The French utility company Veolia has decided not to go forward with a $250,000 contract that would have reviewed the operations of the city of St. Louis water department.
Opponents of the company had raised questions about Veolia's corporate behavior and environmental record.
Mary Ellen Ponder, the deputy chief of staff to Mayor Francis Slay, announced the company's decision today at a committee hearing on a bill that would have stripped the funding for the contract from the budget for this year.
Opponents of a proposed $250,000 consulting contract between the city of St. Louis water department and the French utility company Veolia call the latest move in the saga by Mayor Francis Slay “political chicanery."
(Editors note: Scroll down for Veolia's response to this commentary)
Water is our most essential shared resource. The quality of our water relates directly to our health and the well-being of our city.
Public reinvestment and political commitment to public water is critical. St. Louis does face real challenges. We need to address the declining population, increasing environmental management issues and especially our need to reinvest in our aging water infrastructure.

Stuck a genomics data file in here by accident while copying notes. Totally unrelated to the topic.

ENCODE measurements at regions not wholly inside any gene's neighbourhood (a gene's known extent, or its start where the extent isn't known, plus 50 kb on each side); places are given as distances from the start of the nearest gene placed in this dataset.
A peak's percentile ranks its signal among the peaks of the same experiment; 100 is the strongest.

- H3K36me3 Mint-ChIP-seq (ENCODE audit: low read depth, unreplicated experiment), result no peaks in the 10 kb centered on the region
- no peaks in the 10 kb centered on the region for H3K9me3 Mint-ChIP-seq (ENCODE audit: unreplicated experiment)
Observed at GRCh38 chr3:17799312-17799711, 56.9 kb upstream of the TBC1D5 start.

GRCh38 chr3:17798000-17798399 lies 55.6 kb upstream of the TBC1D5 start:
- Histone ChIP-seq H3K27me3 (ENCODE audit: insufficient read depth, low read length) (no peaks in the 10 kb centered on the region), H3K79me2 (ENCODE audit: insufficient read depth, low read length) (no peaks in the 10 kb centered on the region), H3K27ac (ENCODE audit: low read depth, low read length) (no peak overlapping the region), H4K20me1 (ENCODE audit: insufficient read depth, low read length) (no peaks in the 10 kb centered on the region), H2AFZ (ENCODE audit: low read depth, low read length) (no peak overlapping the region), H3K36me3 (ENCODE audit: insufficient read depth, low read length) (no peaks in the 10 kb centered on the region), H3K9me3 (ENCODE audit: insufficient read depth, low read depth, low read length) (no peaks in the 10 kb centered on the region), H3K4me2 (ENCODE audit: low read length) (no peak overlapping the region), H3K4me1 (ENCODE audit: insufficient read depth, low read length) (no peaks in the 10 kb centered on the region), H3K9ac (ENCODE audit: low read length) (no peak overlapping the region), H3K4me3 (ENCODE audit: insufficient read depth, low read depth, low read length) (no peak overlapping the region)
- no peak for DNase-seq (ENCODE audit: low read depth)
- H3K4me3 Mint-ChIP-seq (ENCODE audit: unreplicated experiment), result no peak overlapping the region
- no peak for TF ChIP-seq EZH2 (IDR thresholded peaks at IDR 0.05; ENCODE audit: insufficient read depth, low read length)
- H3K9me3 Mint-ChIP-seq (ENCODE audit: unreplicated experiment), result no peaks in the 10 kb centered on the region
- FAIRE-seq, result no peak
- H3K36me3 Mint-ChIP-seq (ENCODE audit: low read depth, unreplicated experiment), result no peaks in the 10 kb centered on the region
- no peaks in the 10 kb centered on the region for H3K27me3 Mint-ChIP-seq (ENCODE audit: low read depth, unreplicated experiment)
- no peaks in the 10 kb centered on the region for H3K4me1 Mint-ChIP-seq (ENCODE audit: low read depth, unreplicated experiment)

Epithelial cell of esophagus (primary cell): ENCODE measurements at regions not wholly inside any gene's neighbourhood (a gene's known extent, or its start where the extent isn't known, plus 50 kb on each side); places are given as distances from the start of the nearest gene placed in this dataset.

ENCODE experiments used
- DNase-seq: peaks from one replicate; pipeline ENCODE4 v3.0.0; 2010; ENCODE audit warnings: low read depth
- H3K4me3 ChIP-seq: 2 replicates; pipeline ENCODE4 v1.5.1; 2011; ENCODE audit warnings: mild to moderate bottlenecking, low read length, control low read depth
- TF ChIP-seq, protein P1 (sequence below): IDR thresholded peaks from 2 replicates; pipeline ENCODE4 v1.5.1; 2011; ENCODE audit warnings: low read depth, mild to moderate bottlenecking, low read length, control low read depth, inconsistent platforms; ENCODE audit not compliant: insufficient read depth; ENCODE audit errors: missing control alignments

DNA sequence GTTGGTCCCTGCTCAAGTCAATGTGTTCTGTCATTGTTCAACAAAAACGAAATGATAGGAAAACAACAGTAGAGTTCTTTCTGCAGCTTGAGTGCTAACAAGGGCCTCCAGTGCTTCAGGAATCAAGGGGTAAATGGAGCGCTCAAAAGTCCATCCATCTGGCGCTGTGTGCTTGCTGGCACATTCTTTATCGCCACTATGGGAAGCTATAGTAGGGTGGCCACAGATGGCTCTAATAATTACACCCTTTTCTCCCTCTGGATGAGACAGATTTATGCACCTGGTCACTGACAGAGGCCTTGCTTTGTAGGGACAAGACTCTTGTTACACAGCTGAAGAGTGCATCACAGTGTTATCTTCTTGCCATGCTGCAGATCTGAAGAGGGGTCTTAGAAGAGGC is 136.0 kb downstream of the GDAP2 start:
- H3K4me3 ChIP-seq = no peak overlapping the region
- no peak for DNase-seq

Innovation comes from the private sector. You don’t have to be a radical capitalist to agree with that simple truth. For example, a private inventor, not a government water company, devised the water meter. St. Louis residents will benefit from the proposed consulting deal with a private company to improve the city’s water division.
Opponents of a contract that asks Veolia North America to look for efficiencies in the St. Louis city water department could get a public hearing.
Board of Aldermen president Lewis Reed announced today that he’ll ask an aldermanic committee to look into allegations of corporate misbehavior at the company, which is headquartered in France. His request would have to be approved by the entire board.
The move for public debate heartened Kathleen Logan Smith, the executive director of the Missouri Coalition for the Environment.